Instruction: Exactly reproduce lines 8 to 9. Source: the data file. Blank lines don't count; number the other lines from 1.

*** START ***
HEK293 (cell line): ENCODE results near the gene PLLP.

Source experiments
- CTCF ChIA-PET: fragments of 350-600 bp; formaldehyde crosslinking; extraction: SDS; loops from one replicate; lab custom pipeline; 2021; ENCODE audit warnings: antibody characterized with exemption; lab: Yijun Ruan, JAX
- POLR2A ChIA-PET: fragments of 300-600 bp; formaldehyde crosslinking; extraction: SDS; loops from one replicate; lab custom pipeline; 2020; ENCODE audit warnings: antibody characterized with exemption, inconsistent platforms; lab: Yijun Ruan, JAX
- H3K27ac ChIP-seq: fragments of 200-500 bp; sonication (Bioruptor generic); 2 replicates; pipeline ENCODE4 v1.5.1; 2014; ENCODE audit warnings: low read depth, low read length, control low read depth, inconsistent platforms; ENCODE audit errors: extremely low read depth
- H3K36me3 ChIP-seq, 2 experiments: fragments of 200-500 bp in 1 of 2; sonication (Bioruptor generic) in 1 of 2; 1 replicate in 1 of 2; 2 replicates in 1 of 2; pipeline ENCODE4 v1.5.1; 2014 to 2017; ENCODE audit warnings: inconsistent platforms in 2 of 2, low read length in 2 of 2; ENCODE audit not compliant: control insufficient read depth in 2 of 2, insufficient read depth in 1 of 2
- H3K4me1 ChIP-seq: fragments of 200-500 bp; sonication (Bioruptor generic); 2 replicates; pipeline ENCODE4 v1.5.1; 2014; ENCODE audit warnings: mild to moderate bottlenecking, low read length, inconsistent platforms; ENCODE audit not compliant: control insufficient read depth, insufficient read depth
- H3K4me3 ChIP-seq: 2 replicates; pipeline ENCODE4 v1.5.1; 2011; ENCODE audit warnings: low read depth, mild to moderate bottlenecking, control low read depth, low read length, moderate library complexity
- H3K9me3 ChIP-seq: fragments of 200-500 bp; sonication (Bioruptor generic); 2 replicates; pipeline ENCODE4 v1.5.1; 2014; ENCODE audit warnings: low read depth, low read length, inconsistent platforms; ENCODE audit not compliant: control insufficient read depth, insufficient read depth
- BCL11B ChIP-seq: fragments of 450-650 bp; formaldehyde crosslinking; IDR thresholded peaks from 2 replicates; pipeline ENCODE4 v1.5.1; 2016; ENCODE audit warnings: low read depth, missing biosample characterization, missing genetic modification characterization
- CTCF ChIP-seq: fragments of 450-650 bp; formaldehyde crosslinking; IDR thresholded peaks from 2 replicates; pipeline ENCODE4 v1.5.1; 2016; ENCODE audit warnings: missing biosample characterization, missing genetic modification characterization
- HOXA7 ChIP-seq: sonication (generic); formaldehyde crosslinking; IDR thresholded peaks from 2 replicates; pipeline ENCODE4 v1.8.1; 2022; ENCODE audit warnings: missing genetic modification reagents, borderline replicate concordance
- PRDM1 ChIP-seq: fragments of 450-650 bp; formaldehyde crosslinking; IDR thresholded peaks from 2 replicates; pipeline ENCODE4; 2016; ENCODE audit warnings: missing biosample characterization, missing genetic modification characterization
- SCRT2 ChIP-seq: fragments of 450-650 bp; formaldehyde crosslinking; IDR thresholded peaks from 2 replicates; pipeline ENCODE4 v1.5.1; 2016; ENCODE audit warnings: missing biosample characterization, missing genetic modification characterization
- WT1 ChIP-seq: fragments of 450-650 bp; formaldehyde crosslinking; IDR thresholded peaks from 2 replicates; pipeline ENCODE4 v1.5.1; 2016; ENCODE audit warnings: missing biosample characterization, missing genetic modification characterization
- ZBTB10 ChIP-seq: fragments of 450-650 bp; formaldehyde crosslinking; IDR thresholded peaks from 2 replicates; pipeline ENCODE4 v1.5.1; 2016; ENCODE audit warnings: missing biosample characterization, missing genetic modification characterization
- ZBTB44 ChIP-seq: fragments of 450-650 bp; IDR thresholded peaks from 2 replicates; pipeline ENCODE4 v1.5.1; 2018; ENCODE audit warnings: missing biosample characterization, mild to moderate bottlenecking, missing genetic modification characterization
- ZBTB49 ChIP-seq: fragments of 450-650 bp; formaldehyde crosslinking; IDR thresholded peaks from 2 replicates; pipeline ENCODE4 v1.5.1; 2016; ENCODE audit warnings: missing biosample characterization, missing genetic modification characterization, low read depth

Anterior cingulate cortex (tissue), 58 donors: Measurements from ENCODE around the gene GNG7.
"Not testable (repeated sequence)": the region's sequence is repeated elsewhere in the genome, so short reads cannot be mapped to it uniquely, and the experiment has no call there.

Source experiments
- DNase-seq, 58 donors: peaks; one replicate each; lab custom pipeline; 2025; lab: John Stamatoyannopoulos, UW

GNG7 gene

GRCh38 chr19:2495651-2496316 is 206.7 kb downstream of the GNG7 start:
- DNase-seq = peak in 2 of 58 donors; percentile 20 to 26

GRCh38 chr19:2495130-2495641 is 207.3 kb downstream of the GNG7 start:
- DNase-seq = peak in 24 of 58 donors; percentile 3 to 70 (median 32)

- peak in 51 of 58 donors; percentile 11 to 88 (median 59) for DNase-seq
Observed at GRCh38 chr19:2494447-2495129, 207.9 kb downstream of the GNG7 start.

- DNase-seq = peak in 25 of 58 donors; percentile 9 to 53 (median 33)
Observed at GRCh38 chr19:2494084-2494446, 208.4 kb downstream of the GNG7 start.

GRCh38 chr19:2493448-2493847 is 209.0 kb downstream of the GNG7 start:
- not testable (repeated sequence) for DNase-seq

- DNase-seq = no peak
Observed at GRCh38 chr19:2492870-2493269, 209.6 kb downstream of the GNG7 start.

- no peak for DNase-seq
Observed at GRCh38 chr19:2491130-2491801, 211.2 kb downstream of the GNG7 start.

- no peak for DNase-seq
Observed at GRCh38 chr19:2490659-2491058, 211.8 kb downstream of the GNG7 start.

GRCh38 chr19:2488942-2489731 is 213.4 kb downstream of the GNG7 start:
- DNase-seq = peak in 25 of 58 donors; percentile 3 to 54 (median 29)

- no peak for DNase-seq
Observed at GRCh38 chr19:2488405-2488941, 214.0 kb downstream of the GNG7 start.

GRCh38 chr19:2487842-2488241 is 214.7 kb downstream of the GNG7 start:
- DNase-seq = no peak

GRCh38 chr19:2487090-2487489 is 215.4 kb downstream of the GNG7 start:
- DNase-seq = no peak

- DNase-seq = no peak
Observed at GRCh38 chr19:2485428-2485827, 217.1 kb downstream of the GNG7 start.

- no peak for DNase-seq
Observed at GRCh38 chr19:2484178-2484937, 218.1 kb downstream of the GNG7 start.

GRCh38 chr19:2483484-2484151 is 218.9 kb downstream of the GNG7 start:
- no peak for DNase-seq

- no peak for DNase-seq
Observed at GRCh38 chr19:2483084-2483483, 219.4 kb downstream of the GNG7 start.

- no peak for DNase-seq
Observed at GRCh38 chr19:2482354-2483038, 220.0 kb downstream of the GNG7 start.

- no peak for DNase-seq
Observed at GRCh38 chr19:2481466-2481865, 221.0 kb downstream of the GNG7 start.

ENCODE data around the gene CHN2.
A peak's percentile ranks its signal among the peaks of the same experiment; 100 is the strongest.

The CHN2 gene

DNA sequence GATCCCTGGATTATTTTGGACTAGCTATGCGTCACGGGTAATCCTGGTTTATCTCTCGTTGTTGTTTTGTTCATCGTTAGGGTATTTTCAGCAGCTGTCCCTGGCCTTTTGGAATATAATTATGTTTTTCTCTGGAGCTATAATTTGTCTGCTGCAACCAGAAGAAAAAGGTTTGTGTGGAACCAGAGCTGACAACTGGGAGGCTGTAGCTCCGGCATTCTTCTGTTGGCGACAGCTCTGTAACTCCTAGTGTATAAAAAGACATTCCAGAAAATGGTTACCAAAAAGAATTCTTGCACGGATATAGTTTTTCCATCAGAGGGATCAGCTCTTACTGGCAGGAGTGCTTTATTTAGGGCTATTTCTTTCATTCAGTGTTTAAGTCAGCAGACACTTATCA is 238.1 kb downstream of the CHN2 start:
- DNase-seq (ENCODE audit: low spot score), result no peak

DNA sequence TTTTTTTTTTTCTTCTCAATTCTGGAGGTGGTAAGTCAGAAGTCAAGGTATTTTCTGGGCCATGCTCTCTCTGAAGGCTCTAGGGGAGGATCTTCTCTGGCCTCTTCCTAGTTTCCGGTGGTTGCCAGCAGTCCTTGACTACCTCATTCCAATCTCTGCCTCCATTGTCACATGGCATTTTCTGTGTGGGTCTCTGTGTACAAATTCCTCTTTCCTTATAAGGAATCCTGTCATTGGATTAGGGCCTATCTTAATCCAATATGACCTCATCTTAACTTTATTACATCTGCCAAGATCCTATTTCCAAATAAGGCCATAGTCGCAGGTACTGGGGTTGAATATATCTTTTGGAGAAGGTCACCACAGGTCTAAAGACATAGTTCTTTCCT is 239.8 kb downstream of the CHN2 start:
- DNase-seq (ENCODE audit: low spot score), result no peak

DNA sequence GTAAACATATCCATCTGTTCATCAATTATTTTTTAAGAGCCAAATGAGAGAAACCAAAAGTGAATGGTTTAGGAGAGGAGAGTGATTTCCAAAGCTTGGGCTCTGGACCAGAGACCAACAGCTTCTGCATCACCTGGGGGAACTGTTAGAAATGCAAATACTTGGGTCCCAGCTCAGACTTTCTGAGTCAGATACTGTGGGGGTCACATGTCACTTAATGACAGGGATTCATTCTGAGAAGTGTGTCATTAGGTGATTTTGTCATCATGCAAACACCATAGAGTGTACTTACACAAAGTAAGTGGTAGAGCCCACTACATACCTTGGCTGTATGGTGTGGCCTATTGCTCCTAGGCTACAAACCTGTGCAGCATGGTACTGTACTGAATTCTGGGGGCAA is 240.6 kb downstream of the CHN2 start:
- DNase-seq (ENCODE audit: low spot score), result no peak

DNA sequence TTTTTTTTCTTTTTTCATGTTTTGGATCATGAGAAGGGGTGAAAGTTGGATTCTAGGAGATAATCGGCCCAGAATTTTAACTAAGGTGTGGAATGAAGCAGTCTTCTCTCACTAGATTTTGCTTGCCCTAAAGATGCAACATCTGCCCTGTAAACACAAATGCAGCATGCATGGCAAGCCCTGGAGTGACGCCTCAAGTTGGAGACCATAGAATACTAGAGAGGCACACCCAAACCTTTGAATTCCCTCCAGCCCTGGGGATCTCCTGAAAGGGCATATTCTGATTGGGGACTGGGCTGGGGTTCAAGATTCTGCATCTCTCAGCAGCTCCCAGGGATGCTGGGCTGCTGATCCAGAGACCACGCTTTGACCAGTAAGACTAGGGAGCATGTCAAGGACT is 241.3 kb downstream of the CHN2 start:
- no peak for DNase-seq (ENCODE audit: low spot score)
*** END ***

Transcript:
- H3K4me3 ChIP-seq: 2 replicates; pipeline ENCODE4 v1.5.1; 2011; ENCODE audit warnings: low read depth, mild to moderate bottlenecking, control low read depth, low read length, moderate library complexity
- H3K9me3 ChIP-seq: fragments of 200-500 bp; sonication (Bioruptor generic); 2 replicates; pipeline ENCODE4 v1.5.1; 2014; ENCODE audit warnings: low read depth, low read length, inconsistent platforms; ENCODE audit not compliant: control insufficient read depth, insufficient read depth